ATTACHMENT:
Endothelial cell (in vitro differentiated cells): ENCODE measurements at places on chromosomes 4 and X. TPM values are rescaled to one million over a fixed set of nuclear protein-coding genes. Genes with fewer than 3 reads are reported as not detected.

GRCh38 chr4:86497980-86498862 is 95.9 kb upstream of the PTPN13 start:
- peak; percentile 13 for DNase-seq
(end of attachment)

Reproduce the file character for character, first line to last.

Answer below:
Endothelial cell (in vitro differentiated cells): ENCODE measurements at places on chromosomes 4 and X. TPM values are rescaled to one million over a fixed set of nuclear protein-coding genes. Genes with fewer than 3 reads are reported as not detected.

GRCh38 chr4:86497980-86498862 is 95.9 kb upstream of the PTPN13 start:
- peak; percentile 13 for DNase-seq